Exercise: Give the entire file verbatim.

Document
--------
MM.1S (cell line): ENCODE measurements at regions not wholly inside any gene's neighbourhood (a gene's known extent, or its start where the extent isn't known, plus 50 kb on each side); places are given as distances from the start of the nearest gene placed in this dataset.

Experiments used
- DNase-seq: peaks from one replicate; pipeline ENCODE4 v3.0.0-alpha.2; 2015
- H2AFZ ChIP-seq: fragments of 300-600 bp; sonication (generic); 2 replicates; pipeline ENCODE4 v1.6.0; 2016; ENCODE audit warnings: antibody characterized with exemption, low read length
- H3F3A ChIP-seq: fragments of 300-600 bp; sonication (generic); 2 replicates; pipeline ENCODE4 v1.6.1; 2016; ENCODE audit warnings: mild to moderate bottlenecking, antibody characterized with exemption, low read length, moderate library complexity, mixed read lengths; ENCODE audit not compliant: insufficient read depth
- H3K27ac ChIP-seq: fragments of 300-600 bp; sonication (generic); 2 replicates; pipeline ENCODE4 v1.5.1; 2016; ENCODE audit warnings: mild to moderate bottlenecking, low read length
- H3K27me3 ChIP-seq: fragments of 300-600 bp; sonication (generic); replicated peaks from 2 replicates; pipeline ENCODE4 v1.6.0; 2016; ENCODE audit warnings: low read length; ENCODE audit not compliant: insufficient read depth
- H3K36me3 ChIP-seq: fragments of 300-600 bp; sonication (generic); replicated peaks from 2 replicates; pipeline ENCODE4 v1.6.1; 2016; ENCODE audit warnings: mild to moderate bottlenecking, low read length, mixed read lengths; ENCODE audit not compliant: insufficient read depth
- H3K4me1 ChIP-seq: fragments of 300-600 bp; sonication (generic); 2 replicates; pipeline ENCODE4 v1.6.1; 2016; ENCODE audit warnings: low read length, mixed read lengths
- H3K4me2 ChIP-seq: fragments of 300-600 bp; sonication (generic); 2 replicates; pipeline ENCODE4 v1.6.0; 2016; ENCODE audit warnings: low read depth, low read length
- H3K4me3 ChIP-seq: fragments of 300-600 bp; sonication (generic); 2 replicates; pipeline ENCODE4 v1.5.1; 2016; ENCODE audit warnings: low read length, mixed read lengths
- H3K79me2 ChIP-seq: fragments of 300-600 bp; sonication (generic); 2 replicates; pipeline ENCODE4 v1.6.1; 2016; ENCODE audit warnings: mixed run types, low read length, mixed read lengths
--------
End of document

MM.1S (cell line): ENCODE measurements at regions not wholly inside any gene's neighbourhood (a gene's known extent, or its start where the extent isn't known, plus 50 kb on each side); places are given as distances from the start of the nearest gene placed in this dataset.

Experiments used
- DNase-seq: peaks from one replicate; pipeline ENCODE4 v3.0.0-alpha.2; 2015
- H2AFZ ChIP-seq: fragments of 300-600 bp; sonication (generic); 2 replicates; pipeline ENCODE4 v1.6.0; 2016; ENCODE audit warnings: antibody characterized with exemption, low read length
- H3F3A ChIP-seq: fragments of 300-600 bp; sonication (generic); 2 replicates; pipeline ENCODE4 v1.6.1; 2016; ENCODE audit warnings: mild to moderate bottlenecking, antibody characterized with exemption, low read length, moderate library complexity, mixed read lengths; ENCODE audit not compliant: insufficient read depth
- H3K27ac ChIP-seq: fragments of 300-600 bp; sonication (generic); 2 replicates; pipeline ENCODE4 v1.5.1; 2016; ENCODE audit warnings: mild to moderate bottlenecking, low read length
- H3K27me3 ChIP-seq: fragments of 300-600 bp; sonication (generic); replicated peaks from 2 replicates; pipeline ENCODE4 v1.6.0; 2016; ENCODE audit warnings: low read length; ENCODE audit not compliant: insufficient read depth
- H3K36me3 ChIP-seq: fragments of 300-600 bp; sonication (generic); replicated peaks from 2 replicates; pipeline ENCODE4 v1.6.1; 2016; ENCODE audit warnings: mild to moderate bottlenecking, low read length, mixed read lengths; ENCODE audit not compliant: insufficient read depth
- H3K4me1 ChIP-seq: fragments of 300-600 bp; sonication (generic); 2 replicates; pipeline ENCODE4 v1.6.1; 2016; ENCODE audit warnings: low read length, mixed read lengths
- H3K4me2 ChIP-seq: fragments of 300-600 bp; sonication (generic); 2 replicates; pipeline ENCODE4 v1.6.0; 2016; ENCODE audit warnings: low read depth, low read length
- H3K4me3 ChIP-seq: fragments of 300-600 bp; sonication (generic); 2 replicates; pipeline ENCODE4 v1.5.1; 2016; ENCODE audit warnings: low read length, mixed read lengths
- H3K79me2 ChIP-seq: fragments of 300-600 bp; sonication (generic); 2 replicates; pipeline ENCODE4 v1.6.1; 2016; ENCODE audit warnings: mixed run types, low read length, mixed read lengths